McKnight's experts tell what's ahead

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Fearless forecasts about what to look forward to in five key areas

Caregivers must change to meet new resident needs

By Anne Marie Barnett, R.N.C.

All of us that are currently working in long-term care ask ourselves now and again, when feeling super exhausted, "What does the future hold if I stay in long-term care?" Many of my colleagues have entered long-term care with noble expectations only to leave feeling defeated due to staff shortages, unending paperwork, long hours and more.
I have close friends who are directors of nursing and working in their facilities six to seven days a week, plus being on call 24/7. This pace is not healthy.
Regulatory pressure still has many leaders in long-term care working in pre-survey, survey and post-survey fear. I still hear nurses saying things such as, "In my friend's facility, they were real hard on them about labs," or, "I hear surveyors are looking close at physician notification," always focusing and fearful about what they "think" surveyors are going to be looking at closely.
The majority of long-term care facilities are still very structured, even though the mix of residents/patients has changed in the past five to 10 years. I use the word "patients" instead of residents sometimes due to the use of subacute units, caring for people who are there for a short period of time, or for rehabilitation after hip surgery. Or maybe people are there because they need IV therapy for several more weeks, or they contracted an acute illness they could not manage at home by themselves.
The same regulations apply to this population admitted to long-term care. In addition, long-term care facilities still care primarily for the elderly, though I once had an 18-year-old patient in my facility (for short-term IV therapy). There are younger and younger residents/patients in long-term care, sometimes victims of accidents, and still the same regulations apply.
As we move forward, changes need to be made to accommodate all who enter long-term care. There are several different versions of a more home-like environment in long-term care facilities; the Eden Alternative is but one of these versions.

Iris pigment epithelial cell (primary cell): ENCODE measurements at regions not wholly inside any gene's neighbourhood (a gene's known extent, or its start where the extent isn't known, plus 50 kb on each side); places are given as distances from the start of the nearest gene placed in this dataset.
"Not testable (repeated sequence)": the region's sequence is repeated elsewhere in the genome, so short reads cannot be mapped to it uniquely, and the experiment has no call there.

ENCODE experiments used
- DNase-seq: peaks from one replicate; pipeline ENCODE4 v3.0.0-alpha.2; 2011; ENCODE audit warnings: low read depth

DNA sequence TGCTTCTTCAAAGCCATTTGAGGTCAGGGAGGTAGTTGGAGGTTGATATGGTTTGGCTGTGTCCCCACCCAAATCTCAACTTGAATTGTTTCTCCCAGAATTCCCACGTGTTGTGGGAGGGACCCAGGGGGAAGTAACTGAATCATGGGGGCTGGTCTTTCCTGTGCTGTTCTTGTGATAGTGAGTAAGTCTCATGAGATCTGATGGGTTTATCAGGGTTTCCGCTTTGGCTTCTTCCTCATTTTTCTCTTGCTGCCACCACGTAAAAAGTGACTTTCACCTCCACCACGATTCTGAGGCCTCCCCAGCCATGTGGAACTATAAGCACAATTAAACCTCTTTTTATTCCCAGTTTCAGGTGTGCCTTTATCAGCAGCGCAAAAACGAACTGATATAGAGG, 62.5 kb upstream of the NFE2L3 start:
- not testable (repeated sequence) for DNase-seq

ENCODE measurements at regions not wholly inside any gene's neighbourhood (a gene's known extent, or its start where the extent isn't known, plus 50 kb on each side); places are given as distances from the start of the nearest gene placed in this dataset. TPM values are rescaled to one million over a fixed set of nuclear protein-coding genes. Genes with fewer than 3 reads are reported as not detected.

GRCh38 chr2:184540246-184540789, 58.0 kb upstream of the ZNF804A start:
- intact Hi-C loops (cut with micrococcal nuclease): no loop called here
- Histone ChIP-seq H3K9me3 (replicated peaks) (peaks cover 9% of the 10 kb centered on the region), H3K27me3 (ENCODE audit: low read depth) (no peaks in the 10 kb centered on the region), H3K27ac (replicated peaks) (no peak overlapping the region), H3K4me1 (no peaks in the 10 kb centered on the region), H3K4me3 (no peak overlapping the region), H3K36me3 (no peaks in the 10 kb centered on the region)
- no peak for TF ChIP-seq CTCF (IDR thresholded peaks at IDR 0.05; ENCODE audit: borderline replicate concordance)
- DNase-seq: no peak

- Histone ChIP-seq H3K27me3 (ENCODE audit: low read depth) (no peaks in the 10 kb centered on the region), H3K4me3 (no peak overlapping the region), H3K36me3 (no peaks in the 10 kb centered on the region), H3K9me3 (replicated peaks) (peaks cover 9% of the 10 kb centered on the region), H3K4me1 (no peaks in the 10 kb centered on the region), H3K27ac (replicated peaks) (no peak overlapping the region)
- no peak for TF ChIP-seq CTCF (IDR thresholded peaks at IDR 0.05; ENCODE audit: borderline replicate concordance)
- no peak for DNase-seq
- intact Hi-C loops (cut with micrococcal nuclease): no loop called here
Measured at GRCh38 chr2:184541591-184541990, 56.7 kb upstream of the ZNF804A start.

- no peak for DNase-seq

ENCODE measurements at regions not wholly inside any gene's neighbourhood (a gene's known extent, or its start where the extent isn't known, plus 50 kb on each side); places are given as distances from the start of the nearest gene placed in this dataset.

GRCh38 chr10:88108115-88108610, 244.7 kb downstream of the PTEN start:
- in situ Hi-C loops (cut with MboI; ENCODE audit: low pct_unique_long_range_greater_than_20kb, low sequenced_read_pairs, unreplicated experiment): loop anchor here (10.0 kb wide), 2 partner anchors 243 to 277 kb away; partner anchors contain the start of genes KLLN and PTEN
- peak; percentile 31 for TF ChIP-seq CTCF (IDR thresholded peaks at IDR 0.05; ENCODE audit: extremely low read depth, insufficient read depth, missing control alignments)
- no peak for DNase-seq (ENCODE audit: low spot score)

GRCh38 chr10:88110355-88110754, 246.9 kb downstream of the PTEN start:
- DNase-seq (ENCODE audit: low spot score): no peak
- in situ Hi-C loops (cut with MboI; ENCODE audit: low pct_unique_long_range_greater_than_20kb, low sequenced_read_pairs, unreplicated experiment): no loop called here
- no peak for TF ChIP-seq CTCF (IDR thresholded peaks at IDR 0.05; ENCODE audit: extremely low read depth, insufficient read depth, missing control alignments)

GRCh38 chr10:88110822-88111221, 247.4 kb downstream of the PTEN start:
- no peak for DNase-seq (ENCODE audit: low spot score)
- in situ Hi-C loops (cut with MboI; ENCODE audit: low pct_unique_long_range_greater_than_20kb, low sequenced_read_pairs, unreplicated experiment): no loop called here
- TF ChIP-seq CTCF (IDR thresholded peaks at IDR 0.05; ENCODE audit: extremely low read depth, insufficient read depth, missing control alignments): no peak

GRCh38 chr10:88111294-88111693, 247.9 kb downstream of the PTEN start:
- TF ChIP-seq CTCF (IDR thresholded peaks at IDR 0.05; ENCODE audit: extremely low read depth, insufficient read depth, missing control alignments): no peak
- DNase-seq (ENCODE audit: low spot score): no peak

Long-term care environments need to change as the patient population and expectations change. Current regulations also must be modified to meet the changing environment. When this is done, regulators must be sure to obtain input from those who are working tirelessly to make a difference.

Barnett is the director of nursing at Charlotte Hall Veterans Home in Maryland, and the president of the Maryland chapter of The National Association Directors of Nursing Administration in Long Term Care.


With technology advancing new dilemmas will emerge

By Charlotte, Eliopolous, Ph.D., R.N.

The future for long-term care will be anything but dull as new challenges arise. With most Americans now using some form of complementary and alternative therapy, the demand is growing for long-term care facilities to incorporate acupuncture, massage therapy, biofeedback, herbal medicine, and other related therapies into their standard services.
We must begin to prepare staff to use these therapies safely and to stimulate efforts to demonstrate the clinical and cost effectiveness of these therapies to third-party insurers for the funding of these expanded services.
Ethical challenges with the expansion of technologies will grow, as witnessed by stem cell technology and planned births for the express purpose of using cells (or even organs) to treat conditions in chronically ill individuals. As the ability to extend youthfulness and life expectancy increases, value conflicts may arise, couched in questions such as, "Why is youthfulness superior to maturity?" and "What is the purpose of extending and saving lives when we don't have the resources to care for them?"
Long-term care providers now must be at the table when these issues are discussed.  Caregivers need to be prepared for ethical dilemmas and be skilled at processing their resolution.
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